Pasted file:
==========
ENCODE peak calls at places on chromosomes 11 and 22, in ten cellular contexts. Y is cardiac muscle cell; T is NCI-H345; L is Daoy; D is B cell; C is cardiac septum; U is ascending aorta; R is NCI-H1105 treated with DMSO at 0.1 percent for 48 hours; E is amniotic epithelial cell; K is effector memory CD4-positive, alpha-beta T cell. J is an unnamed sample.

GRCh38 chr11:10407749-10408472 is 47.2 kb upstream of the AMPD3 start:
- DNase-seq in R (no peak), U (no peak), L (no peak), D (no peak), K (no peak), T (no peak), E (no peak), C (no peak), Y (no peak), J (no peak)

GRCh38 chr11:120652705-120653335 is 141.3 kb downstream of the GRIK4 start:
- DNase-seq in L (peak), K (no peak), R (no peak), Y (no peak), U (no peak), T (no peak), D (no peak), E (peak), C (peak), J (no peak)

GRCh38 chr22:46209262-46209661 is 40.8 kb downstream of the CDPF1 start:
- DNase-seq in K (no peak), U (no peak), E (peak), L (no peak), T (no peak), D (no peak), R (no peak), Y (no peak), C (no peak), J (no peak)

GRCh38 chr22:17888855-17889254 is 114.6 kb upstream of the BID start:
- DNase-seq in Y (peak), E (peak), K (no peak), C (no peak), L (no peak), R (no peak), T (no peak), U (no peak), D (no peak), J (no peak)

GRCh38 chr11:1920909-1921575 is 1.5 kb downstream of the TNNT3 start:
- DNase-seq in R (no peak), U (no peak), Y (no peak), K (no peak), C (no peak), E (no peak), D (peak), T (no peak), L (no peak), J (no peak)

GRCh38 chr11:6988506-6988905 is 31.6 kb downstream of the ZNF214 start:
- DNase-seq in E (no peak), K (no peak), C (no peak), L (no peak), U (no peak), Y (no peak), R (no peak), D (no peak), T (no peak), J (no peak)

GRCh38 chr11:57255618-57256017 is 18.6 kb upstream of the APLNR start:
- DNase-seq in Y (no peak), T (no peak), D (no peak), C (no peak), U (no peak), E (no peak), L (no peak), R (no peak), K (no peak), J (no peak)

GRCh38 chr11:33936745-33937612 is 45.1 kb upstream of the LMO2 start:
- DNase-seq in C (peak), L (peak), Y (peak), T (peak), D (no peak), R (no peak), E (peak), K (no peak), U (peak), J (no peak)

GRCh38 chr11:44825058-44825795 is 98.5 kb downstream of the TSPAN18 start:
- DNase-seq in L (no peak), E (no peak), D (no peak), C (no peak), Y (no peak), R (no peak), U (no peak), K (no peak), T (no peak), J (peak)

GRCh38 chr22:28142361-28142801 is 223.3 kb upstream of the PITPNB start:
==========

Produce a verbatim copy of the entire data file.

ENCODE peak calls at places on chromosomes 11 and 22, in ten cellular contexts. Y is cardiac muscle cell; T is NCI-H345; L is Daoy; D is B cell; C is cardiac septum; U is ascending aorta; R is NCI-H1105 treated with DMSO at 0.1 percent for 48 hours; E is amniotic epithelial cell; K is effector memory CD4-positive, alpha-beta T cell. J is an unnamed sample.

GRCh38 chr11:10407749-10408472 is 47.2 kb upstream of the AMPD3 start:
- DNase-seq in R (no peak), U (no peak), L (no peak), D (no peak), K (no peak), T (no peak), E (no peak), C (no peak), Y (no peak), J (no peak)

GRCh38 chr11:120652705-120653335 is 141.3 kb downstream of the GRIK4 start:
- DNase-seq in L (peak), K (no peak), R (no peak), Y (no peak), U (no peak), T (no peak), D (no peak), E (peak), C (peak), J (no peak)

GRCh38 chr22:46209262-46209661 is 40.8 kb downstream of the CDPF1 start:
- DNase-seq in K (no peak), U (no peak), E (peak), L (no peak), T (no peak), D (no peak), R (no peak), Y (no peak), C (no peak), J (no peak)

GRCh38 chr22:17888855-17889254 is 114.6 kb upstream of the BID start:
- DNase-seq in Y (peak), E (peak), K (no peak), C (no peak), L (no peak), R (no peak), T (no peak), U (no peak), D (no peak), J (no peak)

GRCh38 chr11:1920909-1921575 is 1.5 kb downstream of the TNNT3 start:
- DNase-seq in R (no peak), U (no peak), Y (no peak), K (no peak), C (no peak), E (no peak), D (peak), T (no peak), L (no peak), J (no peak)

GRCh38 chr11:6988506-6988905 is 31.6 kb downstream of the ZNF214 start:
- DNase-seq in E (no peak), K (no peak), C (no peak), L (no peak), U (no peak), Y (no peak), R (no peak), D (no peak), T (no peak), J (no peak)

GRCh38 chr11:57255618-57256017 is 18.6 kb upstream of the APLNR start:
- DNase-seq in Y (no peak), T (no peak), D (no peak), C (no peak), U (no peak), E (no peak), L (no peak), R (no peak), K (no peak), J (no peak)

GRCh38 chr11:33936745-33937612 is 45.1 kb upstream of the LMO2 start:
- DNase-seq in C (peak), L (peak), Y (peak), T (peak), D (no peak), R (no peak), E (peak), K (no peak), U (peak), J (no peak)

GRCh38 chr11:44825058-44825795 is 98.5 kb downstream of the TSPAN18 start:
- DNase-seq in L (no peak), E (no peak), D (no peak), C (no peak), Y (no peak), R (no peak), U (no peak), K (no peak), T (no peak), J (peak)

GRCh38 chr22:28142361-28142801 is 223.3 kb upstream of the PITPNB start: